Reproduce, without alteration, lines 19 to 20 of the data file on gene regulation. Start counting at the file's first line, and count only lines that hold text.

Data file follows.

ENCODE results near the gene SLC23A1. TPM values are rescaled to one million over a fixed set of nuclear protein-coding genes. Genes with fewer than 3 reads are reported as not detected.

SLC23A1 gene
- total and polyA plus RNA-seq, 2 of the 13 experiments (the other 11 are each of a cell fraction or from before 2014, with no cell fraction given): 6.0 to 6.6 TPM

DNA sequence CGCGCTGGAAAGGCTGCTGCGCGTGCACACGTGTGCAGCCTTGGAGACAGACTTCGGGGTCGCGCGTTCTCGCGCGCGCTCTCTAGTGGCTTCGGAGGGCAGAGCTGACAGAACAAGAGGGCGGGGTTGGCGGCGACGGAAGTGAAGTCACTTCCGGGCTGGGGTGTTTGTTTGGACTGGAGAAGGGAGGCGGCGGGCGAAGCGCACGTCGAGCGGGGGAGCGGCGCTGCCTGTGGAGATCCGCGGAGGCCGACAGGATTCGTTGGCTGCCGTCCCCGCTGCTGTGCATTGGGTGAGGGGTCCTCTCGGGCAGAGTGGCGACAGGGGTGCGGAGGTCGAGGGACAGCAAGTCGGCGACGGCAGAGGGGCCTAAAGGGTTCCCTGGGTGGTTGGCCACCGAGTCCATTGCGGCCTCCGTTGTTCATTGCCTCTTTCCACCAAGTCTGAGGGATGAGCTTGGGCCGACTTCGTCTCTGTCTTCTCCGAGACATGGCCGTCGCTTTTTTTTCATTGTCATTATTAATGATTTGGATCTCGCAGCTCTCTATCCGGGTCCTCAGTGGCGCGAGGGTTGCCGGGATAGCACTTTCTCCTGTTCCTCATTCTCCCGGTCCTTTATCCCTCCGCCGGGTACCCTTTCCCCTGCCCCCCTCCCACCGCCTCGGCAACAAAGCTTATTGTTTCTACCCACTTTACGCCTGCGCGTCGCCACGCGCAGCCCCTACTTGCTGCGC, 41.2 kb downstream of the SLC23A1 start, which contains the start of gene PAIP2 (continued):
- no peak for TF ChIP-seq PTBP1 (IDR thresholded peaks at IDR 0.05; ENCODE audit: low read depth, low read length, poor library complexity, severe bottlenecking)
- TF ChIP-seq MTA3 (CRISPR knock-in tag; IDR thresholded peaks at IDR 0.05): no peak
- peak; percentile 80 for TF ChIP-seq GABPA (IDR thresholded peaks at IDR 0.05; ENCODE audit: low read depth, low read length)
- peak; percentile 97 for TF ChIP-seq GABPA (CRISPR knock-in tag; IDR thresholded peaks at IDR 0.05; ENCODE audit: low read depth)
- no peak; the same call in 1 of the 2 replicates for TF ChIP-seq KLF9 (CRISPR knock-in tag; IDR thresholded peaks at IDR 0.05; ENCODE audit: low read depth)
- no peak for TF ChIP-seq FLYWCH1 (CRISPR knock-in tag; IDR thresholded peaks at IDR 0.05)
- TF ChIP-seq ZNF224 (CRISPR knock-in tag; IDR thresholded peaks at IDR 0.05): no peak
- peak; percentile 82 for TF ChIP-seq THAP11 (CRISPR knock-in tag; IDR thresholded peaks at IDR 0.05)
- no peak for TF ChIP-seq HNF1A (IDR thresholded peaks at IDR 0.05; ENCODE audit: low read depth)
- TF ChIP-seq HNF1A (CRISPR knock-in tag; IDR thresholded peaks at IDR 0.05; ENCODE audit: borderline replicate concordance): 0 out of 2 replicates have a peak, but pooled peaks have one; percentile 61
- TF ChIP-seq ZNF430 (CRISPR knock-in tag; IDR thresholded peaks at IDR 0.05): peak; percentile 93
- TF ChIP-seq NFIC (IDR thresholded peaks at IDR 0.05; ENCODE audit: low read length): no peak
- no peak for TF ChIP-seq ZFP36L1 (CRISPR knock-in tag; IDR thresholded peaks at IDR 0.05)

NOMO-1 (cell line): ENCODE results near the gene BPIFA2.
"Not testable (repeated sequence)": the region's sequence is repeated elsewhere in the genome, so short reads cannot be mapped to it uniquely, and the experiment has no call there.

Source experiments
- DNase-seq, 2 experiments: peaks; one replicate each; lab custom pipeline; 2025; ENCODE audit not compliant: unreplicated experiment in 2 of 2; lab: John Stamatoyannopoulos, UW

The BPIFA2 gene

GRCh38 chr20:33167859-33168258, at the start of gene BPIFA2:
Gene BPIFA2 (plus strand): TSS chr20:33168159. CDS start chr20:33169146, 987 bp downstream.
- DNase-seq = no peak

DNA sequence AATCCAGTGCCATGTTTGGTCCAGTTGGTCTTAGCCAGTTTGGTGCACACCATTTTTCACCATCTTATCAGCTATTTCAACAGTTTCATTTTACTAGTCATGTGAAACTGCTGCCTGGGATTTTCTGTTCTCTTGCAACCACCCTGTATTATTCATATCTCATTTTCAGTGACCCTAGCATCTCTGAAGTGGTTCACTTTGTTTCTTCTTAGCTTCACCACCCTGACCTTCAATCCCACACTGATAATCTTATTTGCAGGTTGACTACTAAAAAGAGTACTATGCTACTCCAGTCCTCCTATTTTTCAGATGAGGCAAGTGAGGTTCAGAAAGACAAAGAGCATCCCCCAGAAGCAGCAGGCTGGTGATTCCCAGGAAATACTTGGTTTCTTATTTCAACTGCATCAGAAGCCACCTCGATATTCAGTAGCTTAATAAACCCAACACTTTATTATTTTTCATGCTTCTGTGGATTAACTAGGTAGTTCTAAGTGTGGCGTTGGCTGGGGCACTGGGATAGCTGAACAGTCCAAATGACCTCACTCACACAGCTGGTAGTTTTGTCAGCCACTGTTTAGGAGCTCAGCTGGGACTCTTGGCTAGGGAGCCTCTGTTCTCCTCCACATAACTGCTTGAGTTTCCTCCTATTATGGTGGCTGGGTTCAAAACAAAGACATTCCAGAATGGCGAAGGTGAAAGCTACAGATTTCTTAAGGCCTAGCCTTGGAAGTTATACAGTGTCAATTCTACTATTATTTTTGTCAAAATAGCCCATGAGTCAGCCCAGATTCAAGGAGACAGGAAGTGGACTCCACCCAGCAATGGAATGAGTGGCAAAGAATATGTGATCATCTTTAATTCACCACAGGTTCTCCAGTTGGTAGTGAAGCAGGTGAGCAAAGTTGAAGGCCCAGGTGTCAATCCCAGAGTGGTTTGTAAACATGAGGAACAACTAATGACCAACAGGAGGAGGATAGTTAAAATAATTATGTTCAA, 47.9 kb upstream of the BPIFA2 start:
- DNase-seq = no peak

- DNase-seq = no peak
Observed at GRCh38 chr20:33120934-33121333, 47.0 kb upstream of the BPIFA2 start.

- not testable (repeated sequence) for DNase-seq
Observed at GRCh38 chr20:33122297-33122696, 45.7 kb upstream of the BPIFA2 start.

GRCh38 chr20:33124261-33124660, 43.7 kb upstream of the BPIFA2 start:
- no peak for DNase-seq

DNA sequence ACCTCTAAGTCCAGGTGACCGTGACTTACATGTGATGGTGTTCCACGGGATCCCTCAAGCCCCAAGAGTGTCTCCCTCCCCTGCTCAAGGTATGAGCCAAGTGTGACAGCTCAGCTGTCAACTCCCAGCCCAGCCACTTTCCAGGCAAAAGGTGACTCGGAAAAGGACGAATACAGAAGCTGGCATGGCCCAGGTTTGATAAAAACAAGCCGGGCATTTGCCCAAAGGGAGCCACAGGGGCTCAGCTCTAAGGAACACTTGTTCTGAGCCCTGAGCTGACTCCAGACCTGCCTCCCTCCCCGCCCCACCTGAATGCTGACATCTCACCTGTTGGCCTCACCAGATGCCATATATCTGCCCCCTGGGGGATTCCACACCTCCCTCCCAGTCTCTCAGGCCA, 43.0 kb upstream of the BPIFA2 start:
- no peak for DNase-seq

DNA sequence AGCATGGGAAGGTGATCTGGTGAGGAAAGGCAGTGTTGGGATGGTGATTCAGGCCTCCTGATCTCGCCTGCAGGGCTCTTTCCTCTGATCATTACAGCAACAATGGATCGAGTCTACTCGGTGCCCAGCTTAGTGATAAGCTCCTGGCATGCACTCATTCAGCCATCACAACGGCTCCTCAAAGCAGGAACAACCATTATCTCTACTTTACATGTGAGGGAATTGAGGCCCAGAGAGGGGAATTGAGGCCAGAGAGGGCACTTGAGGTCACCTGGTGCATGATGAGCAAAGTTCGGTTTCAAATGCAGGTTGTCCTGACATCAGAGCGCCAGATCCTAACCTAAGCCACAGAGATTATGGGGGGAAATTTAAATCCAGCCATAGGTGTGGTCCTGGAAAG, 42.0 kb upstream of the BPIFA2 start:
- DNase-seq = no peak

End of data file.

"Not testable (repeated sequence)": the region's sequence is repeated elsewhere in the genome, so short reads cannot be mapped to it uniquely, and the experiment has no call there.

Source experiments